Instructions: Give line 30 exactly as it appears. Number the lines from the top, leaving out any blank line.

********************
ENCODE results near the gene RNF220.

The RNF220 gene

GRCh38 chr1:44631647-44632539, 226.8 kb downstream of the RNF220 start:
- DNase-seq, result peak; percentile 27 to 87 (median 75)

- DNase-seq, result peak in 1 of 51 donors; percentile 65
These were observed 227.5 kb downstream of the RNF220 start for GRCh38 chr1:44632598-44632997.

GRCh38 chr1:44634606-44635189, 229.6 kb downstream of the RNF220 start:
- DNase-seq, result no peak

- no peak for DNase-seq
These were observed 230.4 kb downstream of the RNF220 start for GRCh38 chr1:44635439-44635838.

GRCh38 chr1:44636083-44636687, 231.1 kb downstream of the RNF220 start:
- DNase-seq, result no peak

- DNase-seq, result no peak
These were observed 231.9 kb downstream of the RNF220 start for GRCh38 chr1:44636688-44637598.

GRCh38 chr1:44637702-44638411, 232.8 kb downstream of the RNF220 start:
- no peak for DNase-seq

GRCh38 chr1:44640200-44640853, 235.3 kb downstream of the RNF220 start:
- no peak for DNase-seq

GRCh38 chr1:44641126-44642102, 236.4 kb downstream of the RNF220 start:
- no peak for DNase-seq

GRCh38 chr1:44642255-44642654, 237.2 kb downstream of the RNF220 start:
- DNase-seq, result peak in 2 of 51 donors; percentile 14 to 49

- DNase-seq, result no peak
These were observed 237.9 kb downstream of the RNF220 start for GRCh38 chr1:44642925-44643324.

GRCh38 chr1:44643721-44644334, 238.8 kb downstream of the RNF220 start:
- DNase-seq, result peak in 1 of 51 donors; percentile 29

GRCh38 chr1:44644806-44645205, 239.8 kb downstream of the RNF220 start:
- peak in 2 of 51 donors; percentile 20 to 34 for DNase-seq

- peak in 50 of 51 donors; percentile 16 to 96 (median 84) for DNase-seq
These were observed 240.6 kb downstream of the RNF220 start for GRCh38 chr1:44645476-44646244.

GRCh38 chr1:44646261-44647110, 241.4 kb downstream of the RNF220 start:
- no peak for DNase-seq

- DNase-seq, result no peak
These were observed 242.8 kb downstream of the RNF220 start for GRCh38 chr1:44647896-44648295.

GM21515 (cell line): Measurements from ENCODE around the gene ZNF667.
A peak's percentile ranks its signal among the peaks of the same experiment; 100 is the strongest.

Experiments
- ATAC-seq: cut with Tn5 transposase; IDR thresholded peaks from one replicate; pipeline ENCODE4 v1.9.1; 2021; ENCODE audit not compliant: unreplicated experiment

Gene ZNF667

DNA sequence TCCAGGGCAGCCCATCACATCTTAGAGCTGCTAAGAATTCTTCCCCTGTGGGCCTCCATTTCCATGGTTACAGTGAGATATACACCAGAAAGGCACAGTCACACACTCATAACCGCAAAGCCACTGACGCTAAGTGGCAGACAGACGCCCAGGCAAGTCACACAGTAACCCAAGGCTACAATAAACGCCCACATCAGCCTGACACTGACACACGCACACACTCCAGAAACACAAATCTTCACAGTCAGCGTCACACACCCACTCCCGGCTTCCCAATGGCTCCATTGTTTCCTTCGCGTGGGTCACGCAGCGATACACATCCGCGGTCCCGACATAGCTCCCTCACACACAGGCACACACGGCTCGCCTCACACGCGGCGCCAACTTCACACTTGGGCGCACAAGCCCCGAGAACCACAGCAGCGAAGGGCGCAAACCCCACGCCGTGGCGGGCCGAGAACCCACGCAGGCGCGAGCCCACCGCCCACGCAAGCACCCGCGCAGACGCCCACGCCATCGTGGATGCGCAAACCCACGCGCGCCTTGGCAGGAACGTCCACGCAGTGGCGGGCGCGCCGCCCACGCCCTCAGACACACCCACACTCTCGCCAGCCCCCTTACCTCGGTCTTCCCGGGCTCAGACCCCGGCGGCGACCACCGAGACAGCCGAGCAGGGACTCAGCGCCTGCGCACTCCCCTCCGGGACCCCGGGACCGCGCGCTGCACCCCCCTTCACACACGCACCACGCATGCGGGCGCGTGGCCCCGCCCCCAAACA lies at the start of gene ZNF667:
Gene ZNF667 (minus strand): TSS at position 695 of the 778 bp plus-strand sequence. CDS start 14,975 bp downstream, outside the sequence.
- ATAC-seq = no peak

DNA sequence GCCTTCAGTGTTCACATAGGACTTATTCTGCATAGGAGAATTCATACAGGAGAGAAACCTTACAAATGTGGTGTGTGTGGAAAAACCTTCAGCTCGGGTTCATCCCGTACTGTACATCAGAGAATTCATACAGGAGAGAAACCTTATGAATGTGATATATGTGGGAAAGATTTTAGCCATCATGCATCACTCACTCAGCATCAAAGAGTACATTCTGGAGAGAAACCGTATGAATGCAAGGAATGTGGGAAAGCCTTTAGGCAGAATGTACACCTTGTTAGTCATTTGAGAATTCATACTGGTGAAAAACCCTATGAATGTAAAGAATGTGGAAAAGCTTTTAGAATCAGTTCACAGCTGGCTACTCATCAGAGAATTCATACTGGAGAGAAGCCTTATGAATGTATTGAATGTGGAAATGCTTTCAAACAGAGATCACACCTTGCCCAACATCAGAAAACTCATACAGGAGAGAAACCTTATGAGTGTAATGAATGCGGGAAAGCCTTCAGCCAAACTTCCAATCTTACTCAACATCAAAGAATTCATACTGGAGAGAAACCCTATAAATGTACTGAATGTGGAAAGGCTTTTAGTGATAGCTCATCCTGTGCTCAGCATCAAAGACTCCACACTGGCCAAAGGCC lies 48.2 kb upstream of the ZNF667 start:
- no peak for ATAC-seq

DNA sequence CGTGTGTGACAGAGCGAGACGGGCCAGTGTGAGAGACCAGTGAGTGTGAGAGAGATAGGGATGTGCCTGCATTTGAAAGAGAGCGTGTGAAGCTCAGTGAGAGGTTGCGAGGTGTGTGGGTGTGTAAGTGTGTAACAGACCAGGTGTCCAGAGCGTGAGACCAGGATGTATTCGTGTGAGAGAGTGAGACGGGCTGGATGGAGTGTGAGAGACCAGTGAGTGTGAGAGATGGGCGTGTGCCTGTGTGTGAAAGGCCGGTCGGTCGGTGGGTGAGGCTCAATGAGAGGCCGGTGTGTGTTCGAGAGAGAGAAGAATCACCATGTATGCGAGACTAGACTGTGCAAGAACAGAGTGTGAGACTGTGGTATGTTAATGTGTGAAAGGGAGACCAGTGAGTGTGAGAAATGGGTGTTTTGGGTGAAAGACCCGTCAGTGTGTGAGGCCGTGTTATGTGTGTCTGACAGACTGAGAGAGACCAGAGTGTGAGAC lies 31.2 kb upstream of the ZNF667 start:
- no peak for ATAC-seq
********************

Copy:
These were observed 240.6 kb downstream of the RNF220 start for GRCh38 chr1:44645476-44646244.